... or Some Reasons Why I Hate FrameMaker.

Ever since I've been working full-time, I've occasionally had to use Desktop Publishing tools in my day-job. I can't say I like any piece of software that I've used. This is most likely because I'm not a technical writer and don't have to deal with extremely large documents of that nature on a day-to-day basis.

Long ago, we used Interleaf on Sun and SGI Unix boxes. Around five years ago, we transitioned to Adobe's FrameMaker 5, which was an improvement over Interleaf. Most folks used FM through Unix still, but others were able to get Windows PC copies of the software (I was one of those people). About 3 years ago, we transitioned to FrameMaker 7, with most people using their PCs now.

I don't know - I guess it's like any piece of software that has a long multi-platform history like this - but there are quirks that I just can never get used to. Taken each by itself, there's no real major cause for griping, but combined together - well, they caused me to waste 20 minutes writing this blog post.

  1. Mousewheel does not scroll the document
  2. The Graphics tool is not dockable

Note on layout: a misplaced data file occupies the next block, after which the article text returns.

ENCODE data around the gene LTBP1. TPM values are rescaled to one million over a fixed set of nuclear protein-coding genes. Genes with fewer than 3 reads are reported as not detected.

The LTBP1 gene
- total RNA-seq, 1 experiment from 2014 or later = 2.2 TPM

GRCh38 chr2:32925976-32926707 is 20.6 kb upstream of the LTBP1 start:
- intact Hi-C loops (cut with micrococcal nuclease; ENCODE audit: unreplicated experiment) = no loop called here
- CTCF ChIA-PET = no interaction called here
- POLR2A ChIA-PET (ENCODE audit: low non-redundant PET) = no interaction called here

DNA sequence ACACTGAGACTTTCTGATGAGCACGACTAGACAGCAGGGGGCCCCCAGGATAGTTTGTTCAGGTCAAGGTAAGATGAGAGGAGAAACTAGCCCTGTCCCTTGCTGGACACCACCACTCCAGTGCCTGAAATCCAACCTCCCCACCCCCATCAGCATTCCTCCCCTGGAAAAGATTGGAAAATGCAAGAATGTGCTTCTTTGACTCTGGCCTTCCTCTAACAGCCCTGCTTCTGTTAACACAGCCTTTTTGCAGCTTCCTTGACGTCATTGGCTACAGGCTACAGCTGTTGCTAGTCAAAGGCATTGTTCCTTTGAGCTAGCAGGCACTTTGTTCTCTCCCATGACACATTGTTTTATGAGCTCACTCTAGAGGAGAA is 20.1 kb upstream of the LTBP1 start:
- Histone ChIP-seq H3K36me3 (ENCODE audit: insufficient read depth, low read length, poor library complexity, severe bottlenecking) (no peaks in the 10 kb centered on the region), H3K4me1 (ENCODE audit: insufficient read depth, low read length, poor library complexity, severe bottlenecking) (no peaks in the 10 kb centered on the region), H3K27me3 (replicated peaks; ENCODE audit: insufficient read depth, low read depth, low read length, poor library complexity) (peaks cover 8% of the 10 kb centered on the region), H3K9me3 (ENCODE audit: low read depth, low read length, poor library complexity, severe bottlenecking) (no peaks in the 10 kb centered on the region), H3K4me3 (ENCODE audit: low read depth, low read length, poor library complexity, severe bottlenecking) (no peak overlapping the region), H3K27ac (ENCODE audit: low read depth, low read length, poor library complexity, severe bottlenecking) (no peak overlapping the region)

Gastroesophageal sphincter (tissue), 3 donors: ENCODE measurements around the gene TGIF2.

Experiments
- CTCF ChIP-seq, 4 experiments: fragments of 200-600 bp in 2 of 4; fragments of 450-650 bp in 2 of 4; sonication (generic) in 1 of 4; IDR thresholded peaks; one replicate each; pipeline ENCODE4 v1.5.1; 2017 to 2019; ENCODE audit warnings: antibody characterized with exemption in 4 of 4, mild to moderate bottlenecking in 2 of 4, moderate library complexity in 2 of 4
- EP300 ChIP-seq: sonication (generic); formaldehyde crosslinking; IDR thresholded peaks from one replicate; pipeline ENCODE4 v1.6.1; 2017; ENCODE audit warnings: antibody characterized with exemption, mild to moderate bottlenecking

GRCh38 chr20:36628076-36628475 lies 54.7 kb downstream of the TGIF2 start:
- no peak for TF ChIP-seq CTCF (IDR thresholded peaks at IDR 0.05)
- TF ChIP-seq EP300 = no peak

3. Deleting a page is not Undo-able
  4. Configuration is in a variety of locations (File > Preferences, View > Options, Format > Document > Text Options). For better or worse, the Windows standard for this nowadays is a big ol' dialog box at Tools > Options (even Firefox capitulated and moved Netscape's Edit > Preferences in their Windows version)

Now don't get me wrong, FrameMaker is a powerful piece of software that put some "personal publishing" tools to shame, but you really have to know what you're doing to get at these features - and most of the time I do not know what I'm doing. Most of the time, I just need to add a section, update some text, or draw a diagram, so these little UI "quirks" can get to me. I also end up having to fix Unresolved Cross-References that others have broken. I usually end up wishing the document was maintained in Microsoft Word...

Anybody use Scribus? Cross-platform, yet written in C++ but with Python scripting... sounds nice. Does it handle very large documents? Maybe I'll have to go check it out.

§354 · April 4, 2007 · Adobe, Software, Technology · · [Print]

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